USPS May Provide Non-Bank Financial Services

Including small loans, prepaid cards, direct deposits for the "underserved"

Millions of Americans do not live near banks and are forced to use high-interest payday loans services, according to the United States Postal Service Office of Inspector General (USPS OIG). Since the USPS already offers money order services, the USPS OIG is proposing partnering with banks to "expand its offerings."

A "white paper" issued by USPS OIG offers more details. Since many Americans, 34 million according to the paper, are "underserved" by traditional banking institutions, the Postal Service could "fill the gaps" to meet those needs. 

One way would be through payment services, including bill payments, e-commerce payments and small loans. They would even offer a reloadable "Postal Card" which could carry balances and be used at ATMs. Not only that, but by partnering with banks, the Postal Service could "encourage savings" by offering interest-earning savings account on their Postal Card. 

The USPS OIG paper says these services could "help the overall economy." By offering "Postal Loans," a user would not have to rely on costly payday loans and use the lower interest Postal Loan -- saving them hundreds of dollars which could lead to less bankruptcies.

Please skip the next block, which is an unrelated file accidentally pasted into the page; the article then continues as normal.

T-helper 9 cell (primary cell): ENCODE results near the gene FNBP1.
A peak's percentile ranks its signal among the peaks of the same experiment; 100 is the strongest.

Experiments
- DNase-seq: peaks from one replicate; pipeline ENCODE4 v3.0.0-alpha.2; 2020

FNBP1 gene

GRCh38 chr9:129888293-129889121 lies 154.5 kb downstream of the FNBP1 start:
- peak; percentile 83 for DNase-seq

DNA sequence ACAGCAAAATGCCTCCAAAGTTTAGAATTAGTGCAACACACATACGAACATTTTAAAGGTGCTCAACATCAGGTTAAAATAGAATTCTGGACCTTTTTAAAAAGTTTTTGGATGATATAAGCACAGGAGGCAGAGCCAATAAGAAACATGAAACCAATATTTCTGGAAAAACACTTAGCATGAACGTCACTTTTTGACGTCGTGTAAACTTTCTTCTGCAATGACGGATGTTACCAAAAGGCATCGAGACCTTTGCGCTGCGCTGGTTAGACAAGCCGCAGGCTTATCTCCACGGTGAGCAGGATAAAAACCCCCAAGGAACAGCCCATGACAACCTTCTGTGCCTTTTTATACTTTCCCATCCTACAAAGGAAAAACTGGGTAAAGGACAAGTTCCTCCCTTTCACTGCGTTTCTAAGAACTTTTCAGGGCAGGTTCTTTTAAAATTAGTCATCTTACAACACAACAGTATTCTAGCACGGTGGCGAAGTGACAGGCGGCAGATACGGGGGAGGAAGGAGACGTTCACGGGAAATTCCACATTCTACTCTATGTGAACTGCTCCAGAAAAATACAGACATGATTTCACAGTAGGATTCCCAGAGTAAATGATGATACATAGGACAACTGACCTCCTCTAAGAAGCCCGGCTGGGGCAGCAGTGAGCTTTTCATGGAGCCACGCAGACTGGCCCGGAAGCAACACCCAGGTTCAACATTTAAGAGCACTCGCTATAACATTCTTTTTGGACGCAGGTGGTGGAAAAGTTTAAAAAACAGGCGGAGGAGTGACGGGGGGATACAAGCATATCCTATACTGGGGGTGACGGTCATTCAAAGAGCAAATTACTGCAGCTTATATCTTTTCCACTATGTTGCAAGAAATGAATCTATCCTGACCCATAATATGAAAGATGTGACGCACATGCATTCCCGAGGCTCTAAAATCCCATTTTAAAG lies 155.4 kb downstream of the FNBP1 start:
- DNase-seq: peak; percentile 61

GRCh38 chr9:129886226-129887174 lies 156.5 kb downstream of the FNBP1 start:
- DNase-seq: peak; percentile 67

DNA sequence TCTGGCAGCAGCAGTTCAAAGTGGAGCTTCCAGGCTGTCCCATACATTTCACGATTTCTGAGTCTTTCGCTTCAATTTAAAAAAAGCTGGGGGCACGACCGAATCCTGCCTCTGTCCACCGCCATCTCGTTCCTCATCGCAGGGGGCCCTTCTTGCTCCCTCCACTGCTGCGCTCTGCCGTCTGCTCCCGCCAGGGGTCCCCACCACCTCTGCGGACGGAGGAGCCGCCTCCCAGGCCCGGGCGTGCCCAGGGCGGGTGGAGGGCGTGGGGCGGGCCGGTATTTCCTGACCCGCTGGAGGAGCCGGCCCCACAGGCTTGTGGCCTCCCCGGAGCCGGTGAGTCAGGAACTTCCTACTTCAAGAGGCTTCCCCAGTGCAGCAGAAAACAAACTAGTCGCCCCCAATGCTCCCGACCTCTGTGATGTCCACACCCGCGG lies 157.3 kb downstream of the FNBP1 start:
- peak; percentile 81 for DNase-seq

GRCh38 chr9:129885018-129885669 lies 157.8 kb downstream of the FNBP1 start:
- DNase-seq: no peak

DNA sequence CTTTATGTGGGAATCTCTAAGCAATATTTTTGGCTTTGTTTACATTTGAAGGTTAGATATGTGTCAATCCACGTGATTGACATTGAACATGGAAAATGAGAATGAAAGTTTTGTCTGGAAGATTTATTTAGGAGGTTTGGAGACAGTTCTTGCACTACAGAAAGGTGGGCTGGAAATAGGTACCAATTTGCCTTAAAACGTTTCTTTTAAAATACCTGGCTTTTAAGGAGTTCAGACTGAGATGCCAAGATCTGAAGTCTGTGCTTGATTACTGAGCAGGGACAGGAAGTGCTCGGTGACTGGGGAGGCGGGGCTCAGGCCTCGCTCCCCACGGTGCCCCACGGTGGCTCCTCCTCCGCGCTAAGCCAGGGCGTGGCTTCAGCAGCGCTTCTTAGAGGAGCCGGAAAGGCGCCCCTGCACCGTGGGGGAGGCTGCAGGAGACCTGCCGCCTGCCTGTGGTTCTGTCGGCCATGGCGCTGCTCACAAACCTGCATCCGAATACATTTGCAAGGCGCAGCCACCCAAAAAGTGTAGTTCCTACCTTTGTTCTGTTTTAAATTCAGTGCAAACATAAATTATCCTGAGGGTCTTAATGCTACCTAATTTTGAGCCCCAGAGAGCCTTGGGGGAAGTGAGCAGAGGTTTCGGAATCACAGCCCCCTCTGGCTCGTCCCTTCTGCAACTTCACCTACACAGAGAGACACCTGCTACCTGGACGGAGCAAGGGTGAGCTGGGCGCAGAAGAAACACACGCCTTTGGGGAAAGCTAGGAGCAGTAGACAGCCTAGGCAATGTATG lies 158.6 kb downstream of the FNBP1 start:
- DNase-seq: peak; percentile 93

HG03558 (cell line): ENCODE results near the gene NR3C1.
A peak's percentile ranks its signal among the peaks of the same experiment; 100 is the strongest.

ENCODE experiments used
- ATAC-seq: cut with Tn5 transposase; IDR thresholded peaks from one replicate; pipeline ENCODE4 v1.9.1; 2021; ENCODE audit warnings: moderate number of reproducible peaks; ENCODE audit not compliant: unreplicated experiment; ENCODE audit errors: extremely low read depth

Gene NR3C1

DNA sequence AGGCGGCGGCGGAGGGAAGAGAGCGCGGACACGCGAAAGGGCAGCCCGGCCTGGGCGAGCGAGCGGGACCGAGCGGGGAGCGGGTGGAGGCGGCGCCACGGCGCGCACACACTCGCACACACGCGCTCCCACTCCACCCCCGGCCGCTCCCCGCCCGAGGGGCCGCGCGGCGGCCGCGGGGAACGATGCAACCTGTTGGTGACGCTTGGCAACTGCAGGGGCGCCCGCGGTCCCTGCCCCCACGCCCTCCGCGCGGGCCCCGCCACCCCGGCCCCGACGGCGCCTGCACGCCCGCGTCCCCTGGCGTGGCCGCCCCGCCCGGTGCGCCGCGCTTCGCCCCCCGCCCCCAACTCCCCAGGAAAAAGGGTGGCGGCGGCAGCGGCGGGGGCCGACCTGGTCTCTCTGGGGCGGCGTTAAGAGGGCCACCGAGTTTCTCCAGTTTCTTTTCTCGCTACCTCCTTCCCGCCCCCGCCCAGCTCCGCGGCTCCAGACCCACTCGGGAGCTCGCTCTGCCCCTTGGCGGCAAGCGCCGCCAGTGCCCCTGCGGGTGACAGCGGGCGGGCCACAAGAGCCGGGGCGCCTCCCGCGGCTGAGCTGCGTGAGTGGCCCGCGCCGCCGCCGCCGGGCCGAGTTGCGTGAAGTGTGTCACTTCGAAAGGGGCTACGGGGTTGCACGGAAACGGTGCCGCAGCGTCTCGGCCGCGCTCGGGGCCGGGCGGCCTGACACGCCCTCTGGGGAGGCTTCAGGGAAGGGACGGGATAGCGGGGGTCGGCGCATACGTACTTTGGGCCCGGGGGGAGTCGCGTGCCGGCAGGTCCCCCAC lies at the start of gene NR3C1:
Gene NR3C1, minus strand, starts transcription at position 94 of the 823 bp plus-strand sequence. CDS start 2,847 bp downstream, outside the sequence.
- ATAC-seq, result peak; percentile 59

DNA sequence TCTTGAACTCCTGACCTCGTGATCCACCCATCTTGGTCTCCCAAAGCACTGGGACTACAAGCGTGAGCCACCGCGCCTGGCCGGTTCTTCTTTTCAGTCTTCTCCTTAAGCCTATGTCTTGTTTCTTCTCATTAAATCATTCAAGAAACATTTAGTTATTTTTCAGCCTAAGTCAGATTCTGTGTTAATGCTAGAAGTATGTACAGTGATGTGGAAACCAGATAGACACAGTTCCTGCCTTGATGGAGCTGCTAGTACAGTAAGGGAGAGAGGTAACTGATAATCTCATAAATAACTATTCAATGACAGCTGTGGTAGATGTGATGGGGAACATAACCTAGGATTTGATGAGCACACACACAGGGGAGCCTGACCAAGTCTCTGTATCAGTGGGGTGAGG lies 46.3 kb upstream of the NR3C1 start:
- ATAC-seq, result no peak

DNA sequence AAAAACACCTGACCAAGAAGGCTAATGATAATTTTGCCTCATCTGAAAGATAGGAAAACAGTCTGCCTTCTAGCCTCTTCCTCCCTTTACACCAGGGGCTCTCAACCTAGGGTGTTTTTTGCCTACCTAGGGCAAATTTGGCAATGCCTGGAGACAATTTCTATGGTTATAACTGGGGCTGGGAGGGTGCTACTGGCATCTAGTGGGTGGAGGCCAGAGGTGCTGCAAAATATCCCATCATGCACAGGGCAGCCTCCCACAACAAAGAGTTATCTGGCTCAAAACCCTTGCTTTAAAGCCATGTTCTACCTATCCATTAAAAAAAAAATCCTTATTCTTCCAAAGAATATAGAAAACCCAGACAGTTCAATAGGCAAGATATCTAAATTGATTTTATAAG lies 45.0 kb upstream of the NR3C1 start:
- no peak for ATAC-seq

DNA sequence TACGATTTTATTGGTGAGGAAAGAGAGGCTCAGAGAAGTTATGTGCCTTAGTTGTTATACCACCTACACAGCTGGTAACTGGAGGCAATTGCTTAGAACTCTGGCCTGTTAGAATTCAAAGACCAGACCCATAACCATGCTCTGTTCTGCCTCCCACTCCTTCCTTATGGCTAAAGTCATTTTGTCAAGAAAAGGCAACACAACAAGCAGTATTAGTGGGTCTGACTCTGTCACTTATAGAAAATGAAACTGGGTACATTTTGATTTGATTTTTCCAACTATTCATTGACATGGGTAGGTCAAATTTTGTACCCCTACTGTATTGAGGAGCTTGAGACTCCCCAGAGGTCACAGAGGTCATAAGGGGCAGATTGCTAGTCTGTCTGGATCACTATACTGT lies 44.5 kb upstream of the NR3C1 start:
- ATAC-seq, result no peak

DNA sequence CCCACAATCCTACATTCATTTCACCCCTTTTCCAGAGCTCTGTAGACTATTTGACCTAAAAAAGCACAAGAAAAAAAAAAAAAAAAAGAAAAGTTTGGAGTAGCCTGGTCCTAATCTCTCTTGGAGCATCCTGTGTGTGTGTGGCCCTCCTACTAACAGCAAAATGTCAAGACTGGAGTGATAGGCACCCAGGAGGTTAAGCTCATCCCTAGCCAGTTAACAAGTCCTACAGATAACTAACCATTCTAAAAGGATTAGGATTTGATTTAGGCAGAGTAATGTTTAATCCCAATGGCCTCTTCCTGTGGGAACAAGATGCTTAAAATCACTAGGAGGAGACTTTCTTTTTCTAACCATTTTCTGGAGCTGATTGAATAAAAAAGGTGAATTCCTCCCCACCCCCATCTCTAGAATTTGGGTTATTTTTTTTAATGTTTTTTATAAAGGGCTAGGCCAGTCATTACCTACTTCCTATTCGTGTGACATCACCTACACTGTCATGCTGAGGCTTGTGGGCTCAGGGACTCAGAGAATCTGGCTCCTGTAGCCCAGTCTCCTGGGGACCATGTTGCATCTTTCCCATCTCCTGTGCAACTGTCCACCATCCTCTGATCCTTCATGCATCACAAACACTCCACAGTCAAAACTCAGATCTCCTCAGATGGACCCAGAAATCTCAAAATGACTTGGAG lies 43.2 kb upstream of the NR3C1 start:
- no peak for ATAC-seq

This would all be laughable if it were not printed in an official publication. Personal responsibility is missing from the proposal. No where does it say that most people using payday loan services do so because they overspend money and do not live on a budget. As is the case with most government programs, they are "victims" of some injustice --  they are "forced" to use a payday loan center. That is a good line for big government though, because they can then swoop in and provide another service to help them out of their mess, not realizing that unless a person changes their spending habits, they will be indebted to Uncle Sam as opposed to the payday loan center. The names may not be the same but the debt habit is.

Not surprisingly, politicians are starting to eat this up and none other than Massachusetts Senator Elizabeth Warren is first in line. She wrote in a Saturday special to the Huffington Post about these new post office proposals saying the USPS may even "shore up its own financial footing" because of them. 

Sen. Warren hopes to recruit others to join her in this "innovative idea:"

The Postal Service is huge -- employing more than a half million people -- and its history is long and complicated. Any change will take time. But this is an issue I am going to spend a lot of time working on -- and I hope my colleagues join me. We need innovative ways to create pathways for struggling families to build economic security, and this is an idea that falls in that category.